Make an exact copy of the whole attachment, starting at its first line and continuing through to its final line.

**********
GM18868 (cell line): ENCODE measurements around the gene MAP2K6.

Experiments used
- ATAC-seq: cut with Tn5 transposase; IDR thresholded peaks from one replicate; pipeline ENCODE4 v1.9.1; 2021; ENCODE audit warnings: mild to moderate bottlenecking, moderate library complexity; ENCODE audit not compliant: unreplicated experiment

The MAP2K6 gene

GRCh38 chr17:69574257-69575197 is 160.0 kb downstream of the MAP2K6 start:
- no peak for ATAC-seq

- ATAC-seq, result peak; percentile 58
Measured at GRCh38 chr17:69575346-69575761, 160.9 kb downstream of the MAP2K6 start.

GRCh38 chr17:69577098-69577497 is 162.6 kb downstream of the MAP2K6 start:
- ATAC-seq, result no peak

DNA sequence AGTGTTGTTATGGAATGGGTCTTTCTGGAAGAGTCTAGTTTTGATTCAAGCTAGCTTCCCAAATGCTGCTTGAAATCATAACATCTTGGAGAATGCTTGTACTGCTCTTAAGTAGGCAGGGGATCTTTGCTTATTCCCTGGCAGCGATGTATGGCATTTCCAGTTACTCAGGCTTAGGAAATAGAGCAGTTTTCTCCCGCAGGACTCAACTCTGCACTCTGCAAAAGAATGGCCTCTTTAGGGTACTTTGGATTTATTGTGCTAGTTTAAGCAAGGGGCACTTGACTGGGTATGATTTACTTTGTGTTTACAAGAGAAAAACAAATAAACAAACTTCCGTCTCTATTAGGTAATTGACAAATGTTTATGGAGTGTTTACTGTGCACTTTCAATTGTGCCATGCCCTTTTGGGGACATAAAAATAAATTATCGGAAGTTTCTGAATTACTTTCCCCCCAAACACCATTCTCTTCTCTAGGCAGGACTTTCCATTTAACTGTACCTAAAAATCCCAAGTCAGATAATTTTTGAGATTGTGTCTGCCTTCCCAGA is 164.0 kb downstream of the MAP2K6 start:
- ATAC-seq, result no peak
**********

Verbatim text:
GM18868 (cell line): ENCODE measurements around the gene MAP2K6.

Experiments used
- ATAC-seq: cut with Tn5 transposase; IDR thresholded peaks from one replicate; pipeline ENCODE4 v1.9.1; 2021; ENCODE audit warnings: mild to moderate bottlenecking, moderate library complexity; ENCODE audit not compliant: unreplicated experiment

The MAP2K6 gene

GRCh38 chr17:69574257-69575197 is 160.0 kb downstream of the MAP2K6 start:
- no peak for ATAC-seq

- ATAC-seq, result peak; percentile 58
Measured at GRCh38 chr17:69575346-69575761, 160.9 kb downstream of the MAP2K6 start.

GRCh38 chr17:69577098-69577497 is 162.6 kb downstream of the MAP2K6 start:
- ATAC-seq, result no peak

DNA sequence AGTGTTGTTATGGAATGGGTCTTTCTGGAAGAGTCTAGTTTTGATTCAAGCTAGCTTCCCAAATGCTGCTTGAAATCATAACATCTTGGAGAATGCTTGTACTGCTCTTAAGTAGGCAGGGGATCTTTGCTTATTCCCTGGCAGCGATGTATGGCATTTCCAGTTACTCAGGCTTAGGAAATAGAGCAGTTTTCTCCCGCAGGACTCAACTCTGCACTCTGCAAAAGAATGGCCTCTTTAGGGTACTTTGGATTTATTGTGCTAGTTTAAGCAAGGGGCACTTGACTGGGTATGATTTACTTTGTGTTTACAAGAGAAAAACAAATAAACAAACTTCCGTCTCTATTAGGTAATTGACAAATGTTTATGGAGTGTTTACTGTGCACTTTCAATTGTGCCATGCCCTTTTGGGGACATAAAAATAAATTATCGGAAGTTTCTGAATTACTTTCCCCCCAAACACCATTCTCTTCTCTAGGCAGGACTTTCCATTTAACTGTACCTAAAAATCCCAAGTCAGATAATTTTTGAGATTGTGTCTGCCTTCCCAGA is 164.0 kb downstream of the MAP2K6 start:
- ATAC-seq, result no peak